Breaking down Barriers: Embracing Neurodiversity in STEM for a Brighter Future

Breaking down Barriers: Embracing Neurodiversity in STEM for a Brighter Future

Diversity, equality and inclusion initiatives often prioritise gender over neurodiversity, despite the fact that 15% of the UK population is neurodivergent.1

“Neurodivergence” describes cognitive function and behaviours which diverge from the ‘typical’. The term, which often serves as an umbrella term covering many neurological differences such as attention deficit (ADD, ADHD), autism, dyslexia, dyspraxia and Tourette’s Initiatives around neurodiversity in the STEM sector, suggests the sector is looking to recognise and value a wider range of neurological difference. Employers in the STEM sector can benefit greatly from fostering a neurodiverse workplace.

The digital skills gap

As we have noted in our newsletter previously, the UK’s digital skills gap – the inability to access skilled professionals with the proper knowledge and experience in emerging technologies – is an ongoing and significant obstacle for UK-based STEM companies and the UK economy as a whole; ultimately, companies need a wider talent pool of STEM candidates. There are many ways to do this and, while this issue cannot be resolved overnight, widening the net to a more neurodivergent pool of candidates is one way in which the sector may be able to close the gap. Inevitably, neurodivergent employees bring unique skills to roles such as problem solving, pattern recognition and data analysis, all of which are essential across STEM industries.

What is needed?

The key starting point for companies to attract neurodivergent talent is to implement inclusive and accessible hiring practices. There are many organisations that can support companies in this aim. See, for example: Scottish Autism, National Autistic Society and Scottish ADHD Coalition.

Employers may also consider partnerships with recruitment organisations which specialise in neurodiverse talent and perhaps focus on recruiting based on skills and competencies, rather than traditional qualifications. Employers should also make reasonable adjustments in the recruitment stage for candidates who require “reasonable adjustments” as part of the recruitment process, particularly where they have cited a specific disability (companies are of course legally obliged to do this for candidates possessing a disability in accordance with the Equality Act). Employers should never assume that adjustments are required but should be ready to offer alternative recruitment practices such as extra time for timed exercises or the provision of assistive technology.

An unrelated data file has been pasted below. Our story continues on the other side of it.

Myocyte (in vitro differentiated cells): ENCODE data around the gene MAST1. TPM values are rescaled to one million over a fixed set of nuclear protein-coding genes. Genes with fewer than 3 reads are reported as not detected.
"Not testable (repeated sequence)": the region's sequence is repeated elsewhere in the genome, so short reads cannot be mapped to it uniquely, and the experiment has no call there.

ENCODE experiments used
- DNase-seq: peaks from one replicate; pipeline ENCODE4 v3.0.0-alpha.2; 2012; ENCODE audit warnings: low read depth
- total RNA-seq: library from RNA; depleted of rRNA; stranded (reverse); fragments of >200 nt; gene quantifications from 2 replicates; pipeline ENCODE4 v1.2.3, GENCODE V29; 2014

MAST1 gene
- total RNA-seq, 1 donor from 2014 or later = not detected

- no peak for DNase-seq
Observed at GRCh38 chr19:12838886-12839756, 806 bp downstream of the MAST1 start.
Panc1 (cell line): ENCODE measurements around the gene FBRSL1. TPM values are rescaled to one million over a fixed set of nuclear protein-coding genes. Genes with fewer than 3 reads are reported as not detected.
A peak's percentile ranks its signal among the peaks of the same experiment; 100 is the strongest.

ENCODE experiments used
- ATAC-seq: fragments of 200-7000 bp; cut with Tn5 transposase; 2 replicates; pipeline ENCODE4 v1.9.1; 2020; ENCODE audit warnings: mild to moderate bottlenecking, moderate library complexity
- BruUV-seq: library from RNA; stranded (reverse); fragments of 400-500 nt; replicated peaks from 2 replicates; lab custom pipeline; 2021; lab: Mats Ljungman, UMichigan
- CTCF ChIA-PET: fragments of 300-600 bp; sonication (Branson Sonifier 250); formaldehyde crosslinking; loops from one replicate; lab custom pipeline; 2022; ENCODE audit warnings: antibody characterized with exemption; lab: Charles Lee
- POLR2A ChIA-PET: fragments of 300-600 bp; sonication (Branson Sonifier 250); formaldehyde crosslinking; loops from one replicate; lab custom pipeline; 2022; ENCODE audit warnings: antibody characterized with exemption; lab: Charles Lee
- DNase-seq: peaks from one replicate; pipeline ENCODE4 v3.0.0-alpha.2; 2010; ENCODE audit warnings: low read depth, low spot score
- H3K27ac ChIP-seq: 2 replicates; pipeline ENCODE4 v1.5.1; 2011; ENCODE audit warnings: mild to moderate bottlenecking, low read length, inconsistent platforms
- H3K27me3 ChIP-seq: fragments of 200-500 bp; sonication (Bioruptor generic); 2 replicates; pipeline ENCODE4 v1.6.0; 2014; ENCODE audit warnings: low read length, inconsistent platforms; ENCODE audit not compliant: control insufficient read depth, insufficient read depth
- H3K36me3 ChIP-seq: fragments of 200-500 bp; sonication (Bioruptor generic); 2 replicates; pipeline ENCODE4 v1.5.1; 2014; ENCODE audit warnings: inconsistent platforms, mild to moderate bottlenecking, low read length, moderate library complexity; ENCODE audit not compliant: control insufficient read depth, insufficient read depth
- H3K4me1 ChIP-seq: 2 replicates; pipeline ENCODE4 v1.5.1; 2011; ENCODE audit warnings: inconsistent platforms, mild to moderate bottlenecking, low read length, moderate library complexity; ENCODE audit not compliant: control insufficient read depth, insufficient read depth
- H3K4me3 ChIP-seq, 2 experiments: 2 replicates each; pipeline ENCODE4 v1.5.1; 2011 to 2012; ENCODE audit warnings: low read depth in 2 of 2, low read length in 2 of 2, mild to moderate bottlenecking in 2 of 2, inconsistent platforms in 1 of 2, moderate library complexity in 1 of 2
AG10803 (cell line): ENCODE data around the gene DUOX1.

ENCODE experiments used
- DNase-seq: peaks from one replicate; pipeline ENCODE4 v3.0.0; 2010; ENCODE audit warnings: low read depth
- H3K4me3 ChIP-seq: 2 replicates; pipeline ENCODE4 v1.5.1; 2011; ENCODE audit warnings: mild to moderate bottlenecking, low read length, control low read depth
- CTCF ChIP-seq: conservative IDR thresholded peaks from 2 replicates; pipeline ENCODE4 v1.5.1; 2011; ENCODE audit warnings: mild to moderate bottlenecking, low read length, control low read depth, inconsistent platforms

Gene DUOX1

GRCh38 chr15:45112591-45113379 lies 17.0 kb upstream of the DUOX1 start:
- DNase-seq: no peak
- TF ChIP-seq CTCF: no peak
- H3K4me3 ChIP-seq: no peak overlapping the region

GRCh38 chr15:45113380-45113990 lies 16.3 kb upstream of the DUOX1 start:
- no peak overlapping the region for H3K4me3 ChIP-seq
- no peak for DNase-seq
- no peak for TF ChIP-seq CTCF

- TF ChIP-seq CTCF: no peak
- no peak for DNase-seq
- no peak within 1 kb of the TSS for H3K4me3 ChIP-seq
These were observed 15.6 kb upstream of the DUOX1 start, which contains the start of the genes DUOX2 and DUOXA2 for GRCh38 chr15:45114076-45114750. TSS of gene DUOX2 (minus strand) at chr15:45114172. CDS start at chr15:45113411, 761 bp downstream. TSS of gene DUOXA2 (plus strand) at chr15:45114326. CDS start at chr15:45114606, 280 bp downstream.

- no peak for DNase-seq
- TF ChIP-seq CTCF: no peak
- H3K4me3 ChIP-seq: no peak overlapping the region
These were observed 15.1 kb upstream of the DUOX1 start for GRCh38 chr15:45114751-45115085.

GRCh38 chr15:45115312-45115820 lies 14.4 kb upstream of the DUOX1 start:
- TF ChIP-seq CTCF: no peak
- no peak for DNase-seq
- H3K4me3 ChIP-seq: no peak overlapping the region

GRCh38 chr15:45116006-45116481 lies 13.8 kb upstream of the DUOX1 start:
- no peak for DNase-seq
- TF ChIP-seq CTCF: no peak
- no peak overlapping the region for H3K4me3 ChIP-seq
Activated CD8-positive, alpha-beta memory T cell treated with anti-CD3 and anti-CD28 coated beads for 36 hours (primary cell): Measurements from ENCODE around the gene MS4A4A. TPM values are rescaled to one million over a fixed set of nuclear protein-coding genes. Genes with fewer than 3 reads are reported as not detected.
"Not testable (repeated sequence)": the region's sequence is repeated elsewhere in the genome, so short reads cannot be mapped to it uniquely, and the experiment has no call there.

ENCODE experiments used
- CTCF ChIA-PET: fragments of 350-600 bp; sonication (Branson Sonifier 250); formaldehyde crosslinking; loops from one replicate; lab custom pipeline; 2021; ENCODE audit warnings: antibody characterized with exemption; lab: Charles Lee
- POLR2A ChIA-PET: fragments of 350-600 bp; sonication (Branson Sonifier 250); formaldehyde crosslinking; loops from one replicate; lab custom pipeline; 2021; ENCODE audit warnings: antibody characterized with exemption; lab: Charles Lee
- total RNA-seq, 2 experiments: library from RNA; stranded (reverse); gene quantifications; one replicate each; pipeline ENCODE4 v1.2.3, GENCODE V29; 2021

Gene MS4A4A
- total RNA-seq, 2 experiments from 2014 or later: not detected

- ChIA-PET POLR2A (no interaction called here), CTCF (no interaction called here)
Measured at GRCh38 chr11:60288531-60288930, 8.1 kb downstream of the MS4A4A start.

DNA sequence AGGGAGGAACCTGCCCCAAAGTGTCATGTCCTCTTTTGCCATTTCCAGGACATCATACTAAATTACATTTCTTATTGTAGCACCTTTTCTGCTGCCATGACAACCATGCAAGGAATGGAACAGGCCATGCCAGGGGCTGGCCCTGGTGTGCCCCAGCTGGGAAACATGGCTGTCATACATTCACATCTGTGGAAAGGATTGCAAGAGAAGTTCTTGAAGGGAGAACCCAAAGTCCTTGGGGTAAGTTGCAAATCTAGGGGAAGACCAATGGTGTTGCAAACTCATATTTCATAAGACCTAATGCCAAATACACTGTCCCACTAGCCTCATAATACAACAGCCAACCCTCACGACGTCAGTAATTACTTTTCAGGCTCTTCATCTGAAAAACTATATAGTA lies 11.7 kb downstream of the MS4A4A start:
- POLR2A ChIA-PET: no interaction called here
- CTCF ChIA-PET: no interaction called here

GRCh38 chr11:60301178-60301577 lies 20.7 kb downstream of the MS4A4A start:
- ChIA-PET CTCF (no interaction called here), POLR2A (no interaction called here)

Employers should continue implementing reasonable adjustments as requested for neurodivergent employees even after the recruitment stage, and continue these measures throughout their employment. One way to create this inclusive environment is for employers to provide training for all employees to increase awareness and understanding of neurodiversity in order to foster an inclusive workspace for all employees.

Part of this training could include the importance of clearly communicating expectations and awareness that neurodivergent individuals may interpret information differently, an open and inclusive workplace should allow for neurodivergent individuals to express their needs and preferences, as well as giving feedback on mechanisms in place in the workplace and suggestions for improvement.

Another way to support neurodivergent employees is to create a flexible work environment which accommodates different work styles and preferences such as being open to offer flexible hours, home based working and customised workspaces. Similarly, employers should provide reasonable adjustments during employment where required, such as assistive technology, quiet workspaces or modified working schedules to ensure that neurodivergent employees have equal opportunities for success.

Regarding performance and appraisals, employers should evaluate performance based on individual contributions and achievements rather than conformity to traditional norms. Thus, the employer would be fostering an environment where the unique strengths and talents that neurodivergent individuals bring to the workplace are celebrated.

Promoting neurodiversity in the STEM sector not only contributes to a more inclusive and equitable workplace – widening the pool of talent and working to close the digital skills gap – but it also brings diverse perspectives and innovative thinking to the workplace, which can be particularly beneficial in fields that thrive on creativity and problem-solving, such as companies operating in the STEM sector.

For further information around neurodivergence in the workplace, see Autism Understanding Scotland’s Information for Employers.

This update contains general information only and does not constitute legal or other professional advice.

Dawn Robertson, Partner & Accredited Specialist in Employment Law: / 0131 222 3242 / Connect with Dawn on LinkedIn

Kimberley Tochel, Trainee Solicitor: / 0141 221 8012Connect with Kimberley on LinkedIn

1Victoria Knight published August 09, 2023, Tech Radar